So you’ve got your channel off the ground. You’ve worked hard to produce some good content and get it out there, and things are going well; you’ve got plenty of good ideas and you’re beginning to build a decent following online. Maybe you’ve even got a bit of a community going on Discord.
But how do you take things to the next level? Producing the content can take up so much of your time and energy; it’s not just the time spent creating the content. There’s the editing, processing, and uploads to deal with. So how do you keep growing your channels, deal with all the business stuff, and still have time to concentrate on what you love doing? One way that works well for a lot of content creators, whether they’re gamers, influencers, or making viral reaction vids, is to get a business manager.
A business manager will deal with all the financial stuff that you may not be so good at, or just not have time for yourself. They’ll have a specific business plan for content creators and will, for example, negotiate with brands or other collaborators, and handle any contracts you’re involved with. They’ll make sure everything’s above board and fair, get you a good deal or renegotiate a better one, cover all the legal bases, and so on.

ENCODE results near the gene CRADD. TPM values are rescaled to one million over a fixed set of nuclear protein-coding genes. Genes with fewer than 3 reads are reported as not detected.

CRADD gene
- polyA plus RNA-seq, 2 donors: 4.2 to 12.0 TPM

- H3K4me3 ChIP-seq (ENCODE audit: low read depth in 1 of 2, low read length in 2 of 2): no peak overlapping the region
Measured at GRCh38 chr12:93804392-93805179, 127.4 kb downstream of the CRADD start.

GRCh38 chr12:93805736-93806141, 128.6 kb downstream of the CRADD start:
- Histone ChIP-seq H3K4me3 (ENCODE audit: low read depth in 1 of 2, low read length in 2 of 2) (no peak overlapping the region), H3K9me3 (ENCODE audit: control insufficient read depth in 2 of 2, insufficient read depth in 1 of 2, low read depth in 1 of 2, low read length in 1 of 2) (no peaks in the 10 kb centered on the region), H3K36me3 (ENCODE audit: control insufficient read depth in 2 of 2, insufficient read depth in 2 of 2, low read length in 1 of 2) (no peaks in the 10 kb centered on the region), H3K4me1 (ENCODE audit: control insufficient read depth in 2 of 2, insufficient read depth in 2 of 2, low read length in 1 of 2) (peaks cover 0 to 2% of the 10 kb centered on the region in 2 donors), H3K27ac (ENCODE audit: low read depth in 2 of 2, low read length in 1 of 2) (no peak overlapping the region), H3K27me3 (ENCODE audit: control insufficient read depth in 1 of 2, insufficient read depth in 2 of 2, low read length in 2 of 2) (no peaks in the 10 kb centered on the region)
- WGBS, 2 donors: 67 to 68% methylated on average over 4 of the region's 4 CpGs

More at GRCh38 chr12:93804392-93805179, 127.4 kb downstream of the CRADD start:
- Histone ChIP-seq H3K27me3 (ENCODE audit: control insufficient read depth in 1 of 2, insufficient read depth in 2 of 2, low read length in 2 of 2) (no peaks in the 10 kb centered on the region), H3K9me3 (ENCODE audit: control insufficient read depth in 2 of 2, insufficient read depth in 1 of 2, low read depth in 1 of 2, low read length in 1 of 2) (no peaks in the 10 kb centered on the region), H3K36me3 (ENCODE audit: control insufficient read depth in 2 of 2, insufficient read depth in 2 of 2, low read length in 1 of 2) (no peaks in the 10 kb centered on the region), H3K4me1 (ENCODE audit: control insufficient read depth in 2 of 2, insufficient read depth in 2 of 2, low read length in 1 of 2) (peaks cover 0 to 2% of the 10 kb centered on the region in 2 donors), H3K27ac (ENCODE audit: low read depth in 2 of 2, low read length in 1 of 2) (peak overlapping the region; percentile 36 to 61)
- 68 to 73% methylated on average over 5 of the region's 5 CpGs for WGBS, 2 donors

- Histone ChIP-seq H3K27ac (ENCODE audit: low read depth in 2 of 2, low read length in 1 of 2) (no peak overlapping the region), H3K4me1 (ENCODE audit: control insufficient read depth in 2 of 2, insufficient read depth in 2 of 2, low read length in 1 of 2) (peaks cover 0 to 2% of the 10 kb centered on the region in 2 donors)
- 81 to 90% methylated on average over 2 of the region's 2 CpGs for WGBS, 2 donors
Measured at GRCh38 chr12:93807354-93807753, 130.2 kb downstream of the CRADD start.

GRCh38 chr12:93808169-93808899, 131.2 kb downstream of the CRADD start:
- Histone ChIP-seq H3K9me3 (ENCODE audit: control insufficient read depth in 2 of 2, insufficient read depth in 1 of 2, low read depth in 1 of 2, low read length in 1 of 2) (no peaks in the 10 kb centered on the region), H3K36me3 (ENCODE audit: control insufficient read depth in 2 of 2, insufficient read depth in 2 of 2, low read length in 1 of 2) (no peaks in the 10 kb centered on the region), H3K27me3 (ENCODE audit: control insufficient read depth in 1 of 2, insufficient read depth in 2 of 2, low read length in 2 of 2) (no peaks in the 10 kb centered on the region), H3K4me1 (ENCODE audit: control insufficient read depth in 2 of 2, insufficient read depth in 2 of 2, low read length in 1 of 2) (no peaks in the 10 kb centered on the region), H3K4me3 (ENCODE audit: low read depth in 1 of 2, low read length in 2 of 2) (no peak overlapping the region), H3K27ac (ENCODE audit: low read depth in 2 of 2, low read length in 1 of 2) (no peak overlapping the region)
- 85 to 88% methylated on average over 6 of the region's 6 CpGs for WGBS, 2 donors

And, if they’re experienced enough, they can also build connections with other business people in the industry. You’ve probably got great relationships with other streamers, gamers, and content creators already, but a business manager is likely to have a wider network they’ve spent longer building. This can be useful for finding people or companies that can help you make your ideas come to life, especially when you might not have a clue where to look for them.
Most importantly, your business manager might have solid expertise that’s specific to your industry or niche. You might be a brilliant gamer but, if that’s all you’ve been focused on, you’re probably a bit in the dark about how the gaming and content industry works, let alone the recent trends. A business manager will help you navigate all that stuff; they might even offer some good tips on how best to publicize your content and reach a wider audience, both on and offline.
But the main thing is, they leave you time to focus on what you’re good at—putting great content out there. So you can get back to finding exactly the right sound you’ve been looking for, or getting that evil voice right for your next upload.
If you decide a business manager is what you need to rev up your career, here are some tips to remember when searching for someone to represent you:
✅Keep an eye on your incoming communication—emails, DMs, Discord messages and so on. Some managers are actively on the lookout for content producers and will contact the ones they think they can help. If you’re making a name for yourself they may come to you.
✅Check out business networking sites like LinkedIn. Not only will business managers have their profiles on there, but you may also be able to check out their portfolio and have a look at other content producers or gamers they’ve worked with.